LONDON Lost behind the flurry of Michael Phelps' mad medal haul and a world-record-setting Chinese teenager, something remarkable occurred at the London Games' swim competition this week.
Davis' Scott Weltz, this summer's Accidental Olympian, placed fifth in the men's 200-meter breaststroke Wednesday.
Hungary's Daniel Gyurta won in a world-record 2 minutes, 7.28 seconds. Michael Jamieson of Britain finished second, and Ryo Tateishi of Japan was third.
Weltz, 25, qualified for the Olympics by dropping time in his specialty as if he were on a crash diet. It's the most surprising performance in the swimming world outside China's Ye Shiwen, 16, sweeping the women's 400-meter and 200-meter individual medleys in London.
Weltz, who grew up in San Jose and graduated from Bellarmine Prep, didn't compete at a big-time U.S. college or make a slew of national teams. In other words, his ascent is dramatically different than Bellarmine's other Olympic swimmer, three-time Olympic gold medalist Pablo Morales, who went on to Stanford.
Weltz twice was Big West Conference Swimmer of the Year for UC Davis. Two weeks after returning from the 2010 NCAA Championships, UC Davis dropped the men's swim program.
Not that it mattered in the context of becoming an Olympian. Weltz never had made the final of a senior national meet until June. He was 38th at the 2008 U.S. Olympic Trials in the 200-meter breaststroke.
The London Games are his first international meet.
"We live small," his coach, Peter Motekaitis, said Wednesday.
Motekaitis, a father of four, has been living large in London. To say he helped develop an Olympian in a vacuum is an understatement.
Motekaitis lost his job as the Davis men's coach after 15 years but has been the school's assistant for women's swimming the past two seasons. He recruited Weltz to become a volunteer assistant, giving him access to the Aggies' pool and weight room.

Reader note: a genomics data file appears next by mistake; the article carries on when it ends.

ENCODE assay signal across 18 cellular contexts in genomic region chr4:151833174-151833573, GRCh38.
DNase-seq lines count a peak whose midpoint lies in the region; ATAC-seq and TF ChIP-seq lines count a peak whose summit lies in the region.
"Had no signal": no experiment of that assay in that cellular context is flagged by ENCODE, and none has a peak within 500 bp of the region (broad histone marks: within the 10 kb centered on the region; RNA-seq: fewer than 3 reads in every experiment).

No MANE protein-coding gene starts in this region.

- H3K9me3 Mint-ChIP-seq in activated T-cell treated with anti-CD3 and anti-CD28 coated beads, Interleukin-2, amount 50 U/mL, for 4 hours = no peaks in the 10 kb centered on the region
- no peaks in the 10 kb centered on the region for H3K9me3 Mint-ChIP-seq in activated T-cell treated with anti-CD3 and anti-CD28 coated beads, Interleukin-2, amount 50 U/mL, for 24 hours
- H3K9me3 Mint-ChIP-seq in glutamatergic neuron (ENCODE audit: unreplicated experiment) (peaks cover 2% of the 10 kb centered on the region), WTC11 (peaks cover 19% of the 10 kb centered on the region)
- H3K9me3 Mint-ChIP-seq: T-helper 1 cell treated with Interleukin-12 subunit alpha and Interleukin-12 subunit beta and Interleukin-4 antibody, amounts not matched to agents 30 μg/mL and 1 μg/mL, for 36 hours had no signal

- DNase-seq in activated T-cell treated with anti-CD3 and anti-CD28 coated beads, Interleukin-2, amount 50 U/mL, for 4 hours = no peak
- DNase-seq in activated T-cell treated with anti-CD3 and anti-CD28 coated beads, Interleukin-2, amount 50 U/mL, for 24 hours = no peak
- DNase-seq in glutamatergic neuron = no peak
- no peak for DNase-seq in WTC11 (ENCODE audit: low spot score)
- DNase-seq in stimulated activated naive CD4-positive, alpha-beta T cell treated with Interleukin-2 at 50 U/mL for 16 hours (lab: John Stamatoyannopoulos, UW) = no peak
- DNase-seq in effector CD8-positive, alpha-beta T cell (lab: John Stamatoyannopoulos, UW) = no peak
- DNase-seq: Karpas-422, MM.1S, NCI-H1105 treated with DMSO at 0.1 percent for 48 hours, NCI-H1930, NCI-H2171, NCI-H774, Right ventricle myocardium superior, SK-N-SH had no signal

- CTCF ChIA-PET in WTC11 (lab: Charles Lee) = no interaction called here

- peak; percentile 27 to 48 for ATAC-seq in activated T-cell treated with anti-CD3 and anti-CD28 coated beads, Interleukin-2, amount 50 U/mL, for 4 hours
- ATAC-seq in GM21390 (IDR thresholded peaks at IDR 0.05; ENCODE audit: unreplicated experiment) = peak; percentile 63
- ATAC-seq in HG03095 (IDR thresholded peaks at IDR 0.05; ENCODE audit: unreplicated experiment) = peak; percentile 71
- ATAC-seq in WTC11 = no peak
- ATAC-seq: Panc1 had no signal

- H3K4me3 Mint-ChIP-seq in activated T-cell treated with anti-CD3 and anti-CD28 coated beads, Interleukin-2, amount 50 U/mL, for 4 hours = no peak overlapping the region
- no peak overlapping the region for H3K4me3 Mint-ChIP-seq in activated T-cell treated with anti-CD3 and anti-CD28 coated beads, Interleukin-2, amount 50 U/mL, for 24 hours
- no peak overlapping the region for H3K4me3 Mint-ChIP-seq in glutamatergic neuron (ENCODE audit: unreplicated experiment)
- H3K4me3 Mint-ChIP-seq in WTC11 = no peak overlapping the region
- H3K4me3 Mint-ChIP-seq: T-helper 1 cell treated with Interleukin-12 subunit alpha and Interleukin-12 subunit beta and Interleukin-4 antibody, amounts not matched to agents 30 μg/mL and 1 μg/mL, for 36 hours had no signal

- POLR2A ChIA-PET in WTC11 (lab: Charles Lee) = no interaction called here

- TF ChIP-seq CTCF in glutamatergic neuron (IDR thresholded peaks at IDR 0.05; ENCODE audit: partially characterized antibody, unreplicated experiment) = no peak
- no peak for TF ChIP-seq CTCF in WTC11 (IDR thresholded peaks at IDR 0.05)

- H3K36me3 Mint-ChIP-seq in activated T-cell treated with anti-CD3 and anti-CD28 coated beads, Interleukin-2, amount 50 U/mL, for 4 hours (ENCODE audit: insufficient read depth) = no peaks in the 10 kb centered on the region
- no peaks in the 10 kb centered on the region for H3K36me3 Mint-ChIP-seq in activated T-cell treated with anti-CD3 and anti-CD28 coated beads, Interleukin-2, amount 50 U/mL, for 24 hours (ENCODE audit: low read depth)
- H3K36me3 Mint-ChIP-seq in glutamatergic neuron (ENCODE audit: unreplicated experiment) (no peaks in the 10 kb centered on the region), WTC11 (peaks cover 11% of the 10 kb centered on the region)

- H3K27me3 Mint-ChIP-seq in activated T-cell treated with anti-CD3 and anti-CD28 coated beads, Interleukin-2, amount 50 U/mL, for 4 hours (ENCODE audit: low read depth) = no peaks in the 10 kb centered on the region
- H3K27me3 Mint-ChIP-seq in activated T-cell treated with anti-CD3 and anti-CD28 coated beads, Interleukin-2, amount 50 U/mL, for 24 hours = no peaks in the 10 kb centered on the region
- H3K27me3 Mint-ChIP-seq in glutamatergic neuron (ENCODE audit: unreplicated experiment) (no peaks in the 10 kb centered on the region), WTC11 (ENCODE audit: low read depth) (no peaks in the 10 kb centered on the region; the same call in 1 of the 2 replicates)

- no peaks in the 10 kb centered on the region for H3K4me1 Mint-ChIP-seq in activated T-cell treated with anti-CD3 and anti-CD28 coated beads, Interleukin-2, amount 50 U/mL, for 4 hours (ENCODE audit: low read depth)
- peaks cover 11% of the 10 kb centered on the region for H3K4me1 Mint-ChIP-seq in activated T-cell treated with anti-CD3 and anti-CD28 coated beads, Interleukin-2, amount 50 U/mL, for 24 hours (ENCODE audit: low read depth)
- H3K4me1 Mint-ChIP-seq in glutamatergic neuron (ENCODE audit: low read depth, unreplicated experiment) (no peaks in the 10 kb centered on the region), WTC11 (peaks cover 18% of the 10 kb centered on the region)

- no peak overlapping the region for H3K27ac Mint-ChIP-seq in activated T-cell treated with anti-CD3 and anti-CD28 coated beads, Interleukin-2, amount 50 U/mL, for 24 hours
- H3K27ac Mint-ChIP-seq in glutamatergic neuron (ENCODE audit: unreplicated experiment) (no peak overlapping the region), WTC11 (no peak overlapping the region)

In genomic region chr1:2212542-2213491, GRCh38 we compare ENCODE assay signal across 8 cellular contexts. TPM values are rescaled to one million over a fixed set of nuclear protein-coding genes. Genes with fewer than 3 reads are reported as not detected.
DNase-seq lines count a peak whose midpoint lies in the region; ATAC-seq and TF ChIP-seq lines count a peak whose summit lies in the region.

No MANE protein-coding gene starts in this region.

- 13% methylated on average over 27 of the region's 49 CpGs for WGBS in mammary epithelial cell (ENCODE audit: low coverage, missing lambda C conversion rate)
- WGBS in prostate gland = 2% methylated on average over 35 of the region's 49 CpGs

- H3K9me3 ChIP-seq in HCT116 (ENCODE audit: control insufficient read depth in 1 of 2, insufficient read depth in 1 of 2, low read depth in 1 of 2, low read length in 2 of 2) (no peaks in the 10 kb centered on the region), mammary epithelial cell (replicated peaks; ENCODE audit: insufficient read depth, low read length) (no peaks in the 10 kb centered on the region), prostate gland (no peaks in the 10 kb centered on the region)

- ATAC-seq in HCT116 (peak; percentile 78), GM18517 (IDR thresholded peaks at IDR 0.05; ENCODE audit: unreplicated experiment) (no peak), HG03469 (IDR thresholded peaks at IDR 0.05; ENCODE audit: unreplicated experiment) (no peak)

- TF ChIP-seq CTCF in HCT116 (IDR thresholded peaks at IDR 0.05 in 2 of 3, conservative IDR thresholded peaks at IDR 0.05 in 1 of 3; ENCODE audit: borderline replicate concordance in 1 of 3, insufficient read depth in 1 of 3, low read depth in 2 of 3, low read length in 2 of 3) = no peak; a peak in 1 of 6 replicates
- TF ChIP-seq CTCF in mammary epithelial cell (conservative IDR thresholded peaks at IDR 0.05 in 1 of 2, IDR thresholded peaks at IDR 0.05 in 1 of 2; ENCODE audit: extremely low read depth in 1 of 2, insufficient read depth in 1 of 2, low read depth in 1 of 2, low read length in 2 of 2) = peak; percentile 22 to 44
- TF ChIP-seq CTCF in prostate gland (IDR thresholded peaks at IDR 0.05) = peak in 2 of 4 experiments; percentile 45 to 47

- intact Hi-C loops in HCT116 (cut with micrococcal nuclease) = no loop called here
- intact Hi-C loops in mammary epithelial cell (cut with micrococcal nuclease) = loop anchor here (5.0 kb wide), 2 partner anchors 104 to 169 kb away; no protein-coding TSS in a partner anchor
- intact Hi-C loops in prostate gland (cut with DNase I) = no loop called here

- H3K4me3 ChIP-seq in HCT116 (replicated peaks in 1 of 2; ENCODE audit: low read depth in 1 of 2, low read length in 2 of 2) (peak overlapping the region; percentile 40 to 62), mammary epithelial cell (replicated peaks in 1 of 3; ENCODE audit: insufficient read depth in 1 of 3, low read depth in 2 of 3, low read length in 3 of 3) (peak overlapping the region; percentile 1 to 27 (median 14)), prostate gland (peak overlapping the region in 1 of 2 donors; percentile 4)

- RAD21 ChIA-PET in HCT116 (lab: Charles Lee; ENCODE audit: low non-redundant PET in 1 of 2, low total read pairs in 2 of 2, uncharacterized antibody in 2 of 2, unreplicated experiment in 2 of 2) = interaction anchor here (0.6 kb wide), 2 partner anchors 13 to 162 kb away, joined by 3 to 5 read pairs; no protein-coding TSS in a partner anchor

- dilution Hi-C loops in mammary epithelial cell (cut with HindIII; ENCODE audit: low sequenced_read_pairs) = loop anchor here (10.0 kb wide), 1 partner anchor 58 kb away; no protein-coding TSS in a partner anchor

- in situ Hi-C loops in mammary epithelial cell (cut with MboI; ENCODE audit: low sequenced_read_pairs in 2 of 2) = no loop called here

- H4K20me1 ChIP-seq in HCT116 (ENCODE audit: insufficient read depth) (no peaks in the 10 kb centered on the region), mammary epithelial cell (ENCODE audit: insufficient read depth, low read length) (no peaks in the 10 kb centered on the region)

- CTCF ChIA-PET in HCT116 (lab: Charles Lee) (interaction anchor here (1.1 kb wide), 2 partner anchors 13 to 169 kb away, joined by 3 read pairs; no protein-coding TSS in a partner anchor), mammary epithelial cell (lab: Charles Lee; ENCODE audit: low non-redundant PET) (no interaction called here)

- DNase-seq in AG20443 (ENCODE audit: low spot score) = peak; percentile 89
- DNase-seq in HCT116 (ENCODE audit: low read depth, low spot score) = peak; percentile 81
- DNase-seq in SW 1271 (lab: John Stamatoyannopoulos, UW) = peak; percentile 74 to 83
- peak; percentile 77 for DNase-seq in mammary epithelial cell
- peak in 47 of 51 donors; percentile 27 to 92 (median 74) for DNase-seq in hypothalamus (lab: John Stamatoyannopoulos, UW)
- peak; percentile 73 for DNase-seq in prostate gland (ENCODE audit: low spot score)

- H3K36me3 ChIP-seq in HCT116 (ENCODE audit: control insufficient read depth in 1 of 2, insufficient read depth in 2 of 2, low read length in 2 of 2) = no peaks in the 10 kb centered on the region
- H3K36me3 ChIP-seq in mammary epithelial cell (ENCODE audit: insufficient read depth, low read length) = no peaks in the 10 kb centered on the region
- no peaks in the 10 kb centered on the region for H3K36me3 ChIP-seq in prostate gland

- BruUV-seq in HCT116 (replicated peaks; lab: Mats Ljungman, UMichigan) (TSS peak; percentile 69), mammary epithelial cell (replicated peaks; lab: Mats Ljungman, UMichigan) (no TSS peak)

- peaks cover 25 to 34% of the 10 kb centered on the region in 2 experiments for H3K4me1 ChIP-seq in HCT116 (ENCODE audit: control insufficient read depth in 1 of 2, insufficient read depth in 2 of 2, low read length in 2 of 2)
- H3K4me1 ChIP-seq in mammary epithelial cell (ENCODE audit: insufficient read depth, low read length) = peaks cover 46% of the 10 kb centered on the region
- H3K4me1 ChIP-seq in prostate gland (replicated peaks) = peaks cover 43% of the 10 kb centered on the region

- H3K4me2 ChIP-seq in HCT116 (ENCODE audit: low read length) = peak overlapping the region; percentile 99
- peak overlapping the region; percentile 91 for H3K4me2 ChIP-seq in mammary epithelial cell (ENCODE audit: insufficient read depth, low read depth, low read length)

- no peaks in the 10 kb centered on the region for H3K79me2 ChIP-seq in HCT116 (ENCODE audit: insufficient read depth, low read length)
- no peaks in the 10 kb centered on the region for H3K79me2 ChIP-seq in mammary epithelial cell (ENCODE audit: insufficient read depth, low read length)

With a degree in economics, Weltz set his mind to becoming an economical swimmer.
"We're still working on making it better," said Motekaitis, who is mostly satisfied by the way Weltz has embraced the idea of trying to master the event.
"I'm never going to swim a perfect race," Weltz added.
Coach and swimmer designed a different kind of program than most swimmers. At first, the idea was to just to go fast enough to reach the final at national meets.
Weltz swam five days, then rested instead of undergoing the same weekly routine with Sundays off. It allowed him 18 percent more time to rest and 18 percent more time in the weight room.
Weltz slept as much as 10 hours a day to help recover from the rigorous training.
As the times dropped, the goals changed. But everything had to be perfect for the plan to work, because the breaststroke is swimming's most complicated stroke.
"There are a lot of moving parts," Motekaitis said. "Timing is a big issue."
Weltz trained with a few women but often was the only one in the pool at Davis. He and Motekaitis needed something to help push the swimmer. That's when the coach introduced a tempo trainer.
A chip was placed in Weltz's ear during breaststroke sets. His coach programmed it to make a beeping sound every 16.125 seconds basically it was an aquatic metronome. It allowed Weltz to monitor his pace without the need of a buddy to pull him.
Motekaitis set the device for a 2:09 pace. That was the time the coach thought could lead to London. With a dearth of strong U.S. breaststrokers, Weltz saw an opportunity. For example, three-time Olympian Brendan Hansen had just returned after retiring in 2008.
Weltz went to the U.S. Trials in Omaha, Neb., feeling confident. Then he stunned Hansen and 2008 Olympian Eric Shanteau in the 200 breaststroke final.
"I think you guys are as surprised as I am," said Hansen, who won the bronze medal in the 100 breaststroke this week. "I didn't think Weltz had it in him."
Motekaitis, who coached former Cal backstroker Haley Cope to an Olympic berth in 2004, knew what the swimming community did not. The men had been training for the Olympic final since February.
Back then, Weltz complained one day about having to train on Leap Year, thinking March 1 was Feb. 29.
Since then Motekaitis just kept adding days to the February calendar.
"We were on Feb. 88," Weltz said. "Then the next day was Aug. 1.
Finally it arrived Wednesday. The real Aug. 1.
And Weltz leap off the starting block like a man ready for anything.